When they were set apart for a special mission by the Holy Spirit, Saul and Barnabas were functioning as elders in the church at Antioch. Before examining the first missionary journey I want to reflect a moment on this important but overlooked church.

Likely as not, Hellenistic Jews who fled Jerusalem after the martyrdom of Stephen returned to their homes in Antioch and Damascus (Acts 11:19). It is also possible that the Hellenistic Jews purposely shifted their ministry away from Jerusalem to Antioch since there were a large number of like-minded Jewish people in the city. The next most likely cities for Hellenistic Jews to spread the gospel in Greek Speaking Jewish synagogues would have been Antioch, Damascus, and Alexandria.

Why there is no tradition of a similar movement in Alexandria is interesting since that is another place with a large number of Hellenistic Jews. That at least two of the Christians mentioned in Acts 13 are from North Africa is perhaps a hint that most of the Hellenists moved to Antioch rather than Egypt. Schnabel cites Riesner as suggesting that the prosperity of Antioch was the motivating factor – these Christian Hellenistic Jews found a place where they could support themselves while participating in ministry in the synagogues of Antioch.

The church at Antioch seems to have done ministry among the Gentiles, but it is unclear that the move beyond the synagogue and God-Fearing gentiles. Acts 11:19 indicates that initially they only spoke to Jews, but a few did speak to Hellenists (11:20). As in Acts 6, the word Hellenist likely refers only to Jews who spoke Greek, in contrast to the Jews who spoke Aramaic. While I cannot prove this, I suspect there were synagogues which used Aramaic, and others which used Greek. If this guess is close to the mark, then the same cultural divide found in Acts 6 was present in Antioch as well.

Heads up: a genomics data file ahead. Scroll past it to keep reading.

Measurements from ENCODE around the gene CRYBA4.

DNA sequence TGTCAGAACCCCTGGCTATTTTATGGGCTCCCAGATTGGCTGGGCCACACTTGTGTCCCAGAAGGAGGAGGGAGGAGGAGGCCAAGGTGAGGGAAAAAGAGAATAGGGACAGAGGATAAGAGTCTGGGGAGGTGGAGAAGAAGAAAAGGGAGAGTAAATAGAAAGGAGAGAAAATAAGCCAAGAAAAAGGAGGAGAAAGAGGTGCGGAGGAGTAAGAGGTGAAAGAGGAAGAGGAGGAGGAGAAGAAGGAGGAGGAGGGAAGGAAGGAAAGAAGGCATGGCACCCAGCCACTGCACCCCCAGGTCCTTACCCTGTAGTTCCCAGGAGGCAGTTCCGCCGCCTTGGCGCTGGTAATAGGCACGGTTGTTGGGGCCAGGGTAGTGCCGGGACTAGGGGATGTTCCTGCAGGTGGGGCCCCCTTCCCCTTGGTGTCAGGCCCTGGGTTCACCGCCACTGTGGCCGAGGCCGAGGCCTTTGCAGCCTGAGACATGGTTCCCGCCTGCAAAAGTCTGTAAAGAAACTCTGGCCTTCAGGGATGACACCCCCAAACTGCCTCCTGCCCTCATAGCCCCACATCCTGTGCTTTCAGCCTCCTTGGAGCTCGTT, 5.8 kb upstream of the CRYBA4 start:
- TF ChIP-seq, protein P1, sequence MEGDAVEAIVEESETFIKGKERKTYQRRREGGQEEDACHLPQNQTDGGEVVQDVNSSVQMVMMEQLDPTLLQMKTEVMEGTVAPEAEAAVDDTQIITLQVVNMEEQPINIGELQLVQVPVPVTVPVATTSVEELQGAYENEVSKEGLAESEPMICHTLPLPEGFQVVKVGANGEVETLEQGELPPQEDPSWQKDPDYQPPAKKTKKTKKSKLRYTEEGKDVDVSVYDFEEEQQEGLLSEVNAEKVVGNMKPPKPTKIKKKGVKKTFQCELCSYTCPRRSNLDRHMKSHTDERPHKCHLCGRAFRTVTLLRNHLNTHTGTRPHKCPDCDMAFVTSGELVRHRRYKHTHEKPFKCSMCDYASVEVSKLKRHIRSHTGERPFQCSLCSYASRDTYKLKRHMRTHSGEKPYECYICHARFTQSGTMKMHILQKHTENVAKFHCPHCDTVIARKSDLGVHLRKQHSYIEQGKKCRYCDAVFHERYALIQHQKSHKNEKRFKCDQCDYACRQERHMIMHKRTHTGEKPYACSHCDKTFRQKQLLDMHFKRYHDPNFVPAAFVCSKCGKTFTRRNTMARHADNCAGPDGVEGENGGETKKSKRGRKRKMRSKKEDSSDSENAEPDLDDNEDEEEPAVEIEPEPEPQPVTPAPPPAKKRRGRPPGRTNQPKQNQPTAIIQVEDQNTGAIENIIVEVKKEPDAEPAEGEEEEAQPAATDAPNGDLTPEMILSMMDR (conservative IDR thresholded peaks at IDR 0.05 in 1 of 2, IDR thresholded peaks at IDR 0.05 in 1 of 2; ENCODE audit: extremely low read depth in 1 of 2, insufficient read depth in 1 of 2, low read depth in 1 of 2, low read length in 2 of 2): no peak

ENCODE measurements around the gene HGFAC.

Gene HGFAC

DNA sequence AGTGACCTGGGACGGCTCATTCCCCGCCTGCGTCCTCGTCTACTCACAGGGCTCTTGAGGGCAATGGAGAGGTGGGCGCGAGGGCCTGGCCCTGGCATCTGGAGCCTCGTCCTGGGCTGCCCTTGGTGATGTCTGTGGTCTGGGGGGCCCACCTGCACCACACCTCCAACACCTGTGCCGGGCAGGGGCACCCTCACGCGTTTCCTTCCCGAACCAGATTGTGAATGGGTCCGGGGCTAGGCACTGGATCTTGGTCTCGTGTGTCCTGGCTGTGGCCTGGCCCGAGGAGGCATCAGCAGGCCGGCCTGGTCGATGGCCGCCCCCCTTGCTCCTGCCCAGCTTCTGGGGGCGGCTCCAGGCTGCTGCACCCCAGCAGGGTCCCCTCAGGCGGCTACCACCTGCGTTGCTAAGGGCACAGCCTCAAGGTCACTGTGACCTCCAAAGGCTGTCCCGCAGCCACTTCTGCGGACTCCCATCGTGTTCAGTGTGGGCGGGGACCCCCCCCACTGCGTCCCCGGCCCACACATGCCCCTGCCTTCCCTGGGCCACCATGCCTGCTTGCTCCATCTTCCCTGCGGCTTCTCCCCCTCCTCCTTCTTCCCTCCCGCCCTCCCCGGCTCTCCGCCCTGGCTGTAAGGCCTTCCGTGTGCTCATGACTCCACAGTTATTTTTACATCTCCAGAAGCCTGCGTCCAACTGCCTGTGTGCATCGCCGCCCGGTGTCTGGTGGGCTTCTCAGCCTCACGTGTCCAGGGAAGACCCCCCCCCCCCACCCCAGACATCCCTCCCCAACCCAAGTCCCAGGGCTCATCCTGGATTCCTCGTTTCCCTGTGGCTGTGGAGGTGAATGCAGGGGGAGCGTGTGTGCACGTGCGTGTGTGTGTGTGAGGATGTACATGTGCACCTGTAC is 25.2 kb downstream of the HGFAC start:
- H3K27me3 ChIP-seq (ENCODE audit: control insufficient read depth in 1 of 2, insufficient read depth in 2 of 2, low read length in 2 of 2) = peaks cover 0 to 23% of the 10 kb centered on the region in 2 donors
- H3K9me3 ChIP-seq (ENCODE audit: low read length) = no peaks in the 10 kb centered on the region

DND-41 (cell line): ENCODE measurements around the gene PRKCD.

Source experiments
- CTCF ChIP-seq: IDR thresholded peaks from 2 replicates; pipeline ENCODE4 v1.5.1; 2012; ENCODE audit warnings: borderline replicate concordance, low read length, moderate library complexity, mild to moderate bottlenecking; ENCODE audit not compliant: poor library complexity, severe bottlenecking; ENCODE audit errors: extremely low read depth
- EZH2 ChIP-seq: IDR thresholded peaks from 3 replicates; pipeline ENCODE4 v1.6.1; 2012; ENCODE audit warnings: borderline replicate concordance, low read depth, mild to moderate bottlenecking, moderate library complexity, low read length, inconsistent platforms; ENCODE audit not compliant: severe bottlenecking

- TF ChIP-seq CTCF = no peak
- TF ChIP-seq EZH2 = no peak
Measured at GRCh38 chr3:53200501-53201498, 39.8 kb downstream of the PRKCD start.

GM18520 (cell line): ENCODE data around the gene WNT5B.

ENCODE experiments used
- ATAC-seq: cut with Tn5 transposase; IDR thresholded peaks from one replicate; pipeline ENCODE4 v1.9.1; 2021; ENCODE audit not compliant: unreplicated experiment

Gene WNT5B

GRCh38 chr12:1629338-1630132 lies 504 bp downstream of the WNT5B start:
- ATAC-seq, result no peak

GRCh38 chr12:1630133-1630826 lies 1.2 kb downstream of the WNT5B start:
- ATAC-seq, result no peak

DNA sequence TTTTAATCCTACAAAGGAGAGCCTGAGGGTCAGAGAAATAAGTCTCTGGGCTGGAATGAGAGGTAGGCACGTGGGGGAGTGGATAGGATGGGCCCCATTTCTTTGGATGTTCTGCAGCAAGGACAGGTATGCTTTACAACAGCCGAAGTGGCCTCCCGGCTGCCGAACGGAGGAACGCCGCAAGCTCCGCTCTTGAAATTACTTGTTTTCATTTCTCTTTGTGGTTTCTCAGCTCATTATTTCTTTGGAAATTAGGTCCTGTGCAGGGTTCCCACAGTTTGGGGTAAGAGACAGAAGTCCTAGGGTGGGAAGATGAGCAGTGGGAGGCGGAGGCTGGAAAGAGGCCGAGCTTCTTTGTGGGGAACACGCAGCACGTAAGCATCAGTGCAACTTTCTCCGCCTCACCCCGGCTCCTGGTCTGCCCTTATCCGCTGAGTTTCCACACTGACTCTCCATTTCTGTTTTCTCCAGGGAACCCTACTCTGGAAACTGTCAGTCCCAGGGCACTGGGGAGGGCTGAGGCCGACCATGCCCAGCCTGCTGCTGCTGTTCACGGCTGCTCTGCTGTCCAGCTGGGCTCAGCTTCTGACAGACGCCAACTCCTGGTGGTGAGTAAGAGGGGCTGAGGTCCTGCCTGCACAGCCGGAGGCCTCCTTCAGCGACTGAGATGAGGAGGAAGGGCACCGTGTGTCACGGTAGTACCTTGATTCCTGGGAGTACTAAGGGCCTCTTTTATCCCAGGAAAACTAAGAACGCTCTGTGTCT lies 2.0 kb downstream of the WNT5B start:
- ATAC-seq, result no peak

The Jerusalem church sent Barnabas to Antioch to encourage the church to remain true to the word do the Lord (11:22-26). Schnabel points out that Barnabas was not simply an “inspector” from Jerusalem, but a “coordinator, missionary leader, and theological teacher (Early Christian Mission, 1:787).”  Perhaps, but there may very well have been suspicion of the Antioch movement since non-Apostles are establishing local congregations. It is unlikely the congregations in Antioch made any attempt to reach Gentiles beyond the God-Fearing Gentiles.  For Luke, Paul’s mission on Cyprus is the dramatic turning to the Gentiles.

Nevertheless, Barnabas recognizes this as an opportunity for Saul and draws him into the ministry at Antioch. Saul was doing ministry among the gentiles prior to this, although Luke does not describe this ministry.  Why bring Saul to Antioch? It may be as simple as Barnabas knowing that Saul would fit the situation in Antioch well. While these are Hellenistic Jews, they are not necessarily “liberal” on the Law. In fact, as I observed earlier in this series, the Hellenists may have been more conservative on the boundary markers than the some of the Hebrew-speaking Jews in Jerusalem. As a former persecutor turned evangelist, Saul would have been a powerful testimony to the more conservative Jews.

In a sense, Saul is the ultimate conservative Hellenistic Jew.

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